Per capita GDP has risen by close to seven times - from sub-USD600 in 1990 to ~USD4,340 last year, helping to lower the proportion of population living below the poverty line to sub-10%. Beyond the National Medium-term development plan for 2020-24 (partly derailed by the pandemic), plans are to double the GDP per capita within this decade, assuming a higher 6% average growth between 2025-2030.

Plans are afoot to relocate the National Capital City from Jakarta to Eastern Borneo, with the city named as Nusantara and due to be completed over the coming two decades. With the country heading into Presidential elections in 2024, the next administration will be expected to carry forward the capital’s infrastructure projects, meet financing needs, besides movement of key government offices and regulators over the course of the coming years.

The country’s overall economic, strategic, and diplomatic interests reflect a preference for ‘maintaining a balanced stance’ towards geopolitics, refraining from getting drawn into bilateral skirmishes, whilst defending its own as well as ASEAN region’s territorial sovereignty. In the economic sphere, governments have keenly engaged in regional and bilateral trade/economic agreements.

Besides being one of the founding members of the ASEAN bloc, Indonesia ratified the Regional Comprehensive Economic Partnership (RCEP) agreement last year and has finalised/ is in consultation phase of over 40 multilateral/ free trade agreements, according to the ARIC.

4. Digitalisation strides

Indonesia’s digital population is estimated to have witnessed the fastest rise amongst Southeast Asian neighbours. Internet users make up about 80% of the population (DBS), with the shift expedited by the pandemic. Amongst the new joinees, more than half are from non-metro areas, putting paid to the idea that digitalisation has helped surmount the urbanisation gap [e-Conomy SEA by Google,Bain & Temasek study 2020].

Additionally, over 90% of the new consumers plan to continue using these digital services, proving to be sticky digital consumers. Adoption of urban digital users is the highest at 89% for e-commerce, 60% for groceries, 79-80% for transport, and food delivery, according to the 2022 edition of the above study.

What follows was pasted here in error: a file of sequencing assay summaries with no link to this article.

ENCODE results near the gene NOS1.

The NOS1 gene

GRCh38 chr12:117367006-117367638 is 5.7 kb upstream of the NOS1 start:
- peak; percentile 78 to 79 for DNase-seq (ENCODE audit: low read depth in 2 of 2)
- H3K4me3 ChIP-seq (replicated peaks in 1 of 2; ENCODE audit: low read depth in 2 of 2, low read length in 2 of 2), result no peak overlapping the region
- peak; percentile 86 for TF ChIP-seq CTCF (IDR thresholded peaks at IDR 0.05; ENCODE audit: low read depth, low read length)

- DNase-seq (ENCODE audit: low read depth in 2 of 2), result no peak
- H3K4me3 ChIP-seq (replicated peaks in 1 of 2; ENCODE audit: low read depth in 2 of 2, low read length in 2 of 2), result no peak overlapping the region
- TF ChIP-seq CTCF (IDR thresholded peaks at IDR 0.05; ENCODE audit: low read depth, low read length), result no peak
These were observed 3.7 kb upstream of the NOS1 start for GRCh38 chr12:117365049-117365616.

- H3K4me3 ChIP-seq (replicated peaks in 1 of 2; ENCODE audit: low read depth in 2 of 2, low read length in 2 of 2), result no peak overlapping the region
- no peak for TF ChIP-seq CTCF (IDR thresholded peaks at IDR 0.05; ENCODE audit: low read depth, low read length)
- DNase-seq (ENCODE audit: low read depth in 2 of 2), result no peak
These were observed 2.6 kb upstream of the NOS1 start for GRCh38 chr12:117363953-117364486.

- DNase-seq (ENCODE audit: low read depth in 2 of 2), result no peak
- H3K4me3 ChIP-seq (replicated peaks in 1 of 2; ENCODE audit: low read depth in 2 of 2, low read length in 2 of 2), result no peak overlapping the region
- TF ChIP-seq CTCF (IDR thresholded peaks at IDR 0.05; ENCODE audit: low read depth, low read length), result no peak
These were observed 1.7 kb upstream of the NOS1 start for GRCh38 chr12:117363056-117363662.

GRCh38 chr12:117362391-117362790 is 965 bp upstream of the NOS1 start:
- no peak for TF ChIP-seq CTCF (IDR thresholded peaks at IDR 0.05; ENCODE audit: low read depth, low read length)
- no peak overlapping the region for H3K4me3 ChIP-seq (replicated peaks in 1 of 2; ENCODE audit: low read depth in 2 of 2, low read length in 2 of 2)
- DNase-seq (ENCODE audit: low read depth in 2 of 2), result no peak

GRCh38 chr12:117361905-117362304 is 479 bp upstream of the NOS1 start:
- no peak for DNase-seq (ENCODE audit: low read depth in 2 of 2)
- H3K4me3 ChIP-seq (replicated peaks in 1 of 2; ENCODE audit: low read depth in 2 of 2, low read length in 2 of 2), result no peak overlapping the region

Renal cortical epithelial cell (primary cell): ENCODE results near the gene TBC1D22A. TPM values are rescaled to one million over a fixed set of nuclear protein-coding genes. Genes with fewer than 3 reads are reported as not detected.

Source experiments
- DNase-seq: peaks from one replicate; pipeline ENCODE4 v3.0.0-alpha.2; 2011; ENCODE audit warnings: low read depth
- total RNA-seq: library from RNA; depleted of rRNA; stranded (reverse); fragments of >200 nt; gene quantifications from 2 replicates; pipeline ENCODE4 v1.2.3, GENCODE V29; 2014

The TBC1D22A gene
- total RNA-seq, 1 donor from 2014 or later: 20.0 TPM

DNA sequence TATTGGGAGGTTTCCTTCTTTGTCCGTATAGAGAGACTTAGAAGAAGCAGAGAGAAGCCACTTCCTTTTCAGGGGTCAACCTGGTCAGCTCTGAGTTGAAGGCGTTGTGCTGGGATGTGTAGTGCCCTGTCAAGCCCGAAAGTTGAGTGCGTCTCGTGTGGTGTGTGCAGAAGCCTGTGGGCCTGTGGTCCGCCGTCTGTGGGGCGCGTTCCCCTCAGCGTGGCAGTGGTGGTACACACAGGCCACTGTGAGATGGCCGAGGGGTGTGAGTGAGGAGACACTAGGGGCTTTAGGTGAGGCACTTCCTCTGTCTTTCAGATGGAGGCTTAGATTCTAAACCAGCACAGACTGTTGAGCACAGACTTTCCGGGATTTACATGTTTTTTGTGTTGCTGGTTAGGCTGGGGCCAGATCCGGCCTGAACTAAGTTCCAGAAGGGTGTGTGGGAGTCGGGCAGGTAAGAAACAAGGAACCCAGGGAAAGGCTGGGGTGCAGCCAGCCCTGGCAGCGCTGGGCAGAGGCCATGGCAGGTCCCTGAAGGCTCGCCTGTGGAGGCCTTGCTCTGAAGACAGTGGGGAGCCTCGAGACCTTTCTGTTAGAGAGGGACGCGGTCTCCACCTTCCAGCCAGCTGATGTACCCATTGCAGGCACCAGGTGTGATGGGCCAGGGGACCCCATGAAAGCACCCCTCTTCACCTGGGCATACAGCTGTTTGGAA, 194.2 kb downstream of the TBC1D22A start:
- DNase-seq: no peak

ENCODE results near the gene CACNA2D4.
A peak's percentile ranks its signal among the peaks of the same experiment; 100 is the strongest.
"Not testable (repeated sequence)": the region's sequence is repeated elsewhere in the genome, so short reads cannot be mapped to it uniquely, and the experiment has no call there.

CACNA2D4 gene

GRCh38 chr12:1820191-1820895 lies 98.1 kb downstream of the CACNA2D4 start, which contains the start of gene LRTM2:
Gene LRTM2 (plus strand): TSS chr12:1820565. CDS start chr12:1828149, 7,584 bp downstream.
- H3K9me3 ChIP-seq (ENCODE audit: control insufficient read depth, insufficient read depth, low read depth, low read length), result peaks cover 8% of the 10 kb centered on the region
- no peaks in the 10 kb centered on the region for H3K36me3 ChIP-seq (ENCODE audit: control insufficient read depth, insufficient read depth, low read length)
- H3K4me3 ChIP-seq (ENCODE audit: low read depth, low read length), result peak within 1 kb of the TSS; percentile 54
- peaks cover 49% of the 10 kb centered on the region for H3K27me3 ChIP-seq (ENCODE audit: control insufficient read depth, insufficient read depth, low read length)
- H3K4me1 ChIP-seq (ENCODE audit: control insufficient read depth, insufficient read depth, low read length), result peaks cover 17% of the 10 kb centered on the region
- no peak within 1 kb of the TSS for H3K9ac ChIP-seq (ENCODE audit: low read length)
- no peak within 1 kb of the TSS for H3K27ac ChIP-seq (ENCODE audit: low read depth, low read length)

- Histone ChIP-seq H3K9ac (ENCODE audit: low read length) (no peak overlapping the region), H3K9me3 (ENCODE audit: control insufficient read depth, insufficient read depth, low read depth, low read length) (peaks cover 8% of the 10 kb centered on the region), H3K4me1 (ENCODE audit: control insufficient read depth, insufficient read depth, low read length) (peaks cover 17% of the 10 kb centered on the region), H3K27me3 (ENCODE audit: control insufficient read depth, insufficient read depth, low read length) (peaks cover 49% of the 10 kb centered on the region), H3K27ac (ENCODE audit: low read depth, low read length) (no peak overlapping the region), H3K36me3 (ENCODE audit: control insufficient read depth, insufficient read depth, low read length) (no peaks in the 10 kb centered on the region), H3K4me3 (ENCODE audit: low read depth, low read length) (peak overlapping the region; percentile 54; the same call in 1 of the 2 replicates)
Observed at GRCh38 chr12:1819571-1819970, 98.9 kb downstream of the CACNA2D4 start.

This deepening penetration and growing interest in applications has led the gross merchandise value (GMV) to jump by 22% to USD77bn in 2022 and is on course to nearly double to USD130bn by 2025, according to the same study. Separately, digital payments have also scored high penetration, with value of e-transactions up by 26.1%yoy in Jan23 and digital banking transactions up by 28% yoy.

Besides wider consumer push, Indonesia’s digital revolution is also thriving. For instance, a survey by Startup Ranking showed that this is the only country within ASEAN to make it to the top ten for the number of start-ups, majority of which are concentrated in Jabodetabek area (i.e., Jakarta-Bogor-Depok–Tangerang–Bekasi, which is the Jakarta metropolitan area).

A young and digitally aware population sets the base higher for development opportunities, including better soft infrastructure, pass through to high labour productivity, improved manufacturing capabilities, financial inclusion, strengthening social infrastructure and positive spillovers of new technologies such AI/ Internet of Things, amongst others.

In addition to the variables above, there are many other supporting factors that play a role in making Indonesia the leader in the Southeast Asian region. To explore more deeply, Bank DBS Indonesia will  hold the DBS Asian Insights Forum with the theme "Indonesia's Pivotal Role to ASEAN Economy" on 15 March 2023 which brings together various practitioners and experts in economics and politics to examine Indonesia's role in ASEAN. It is hoped that this forum can be used as material for consideration for decision making.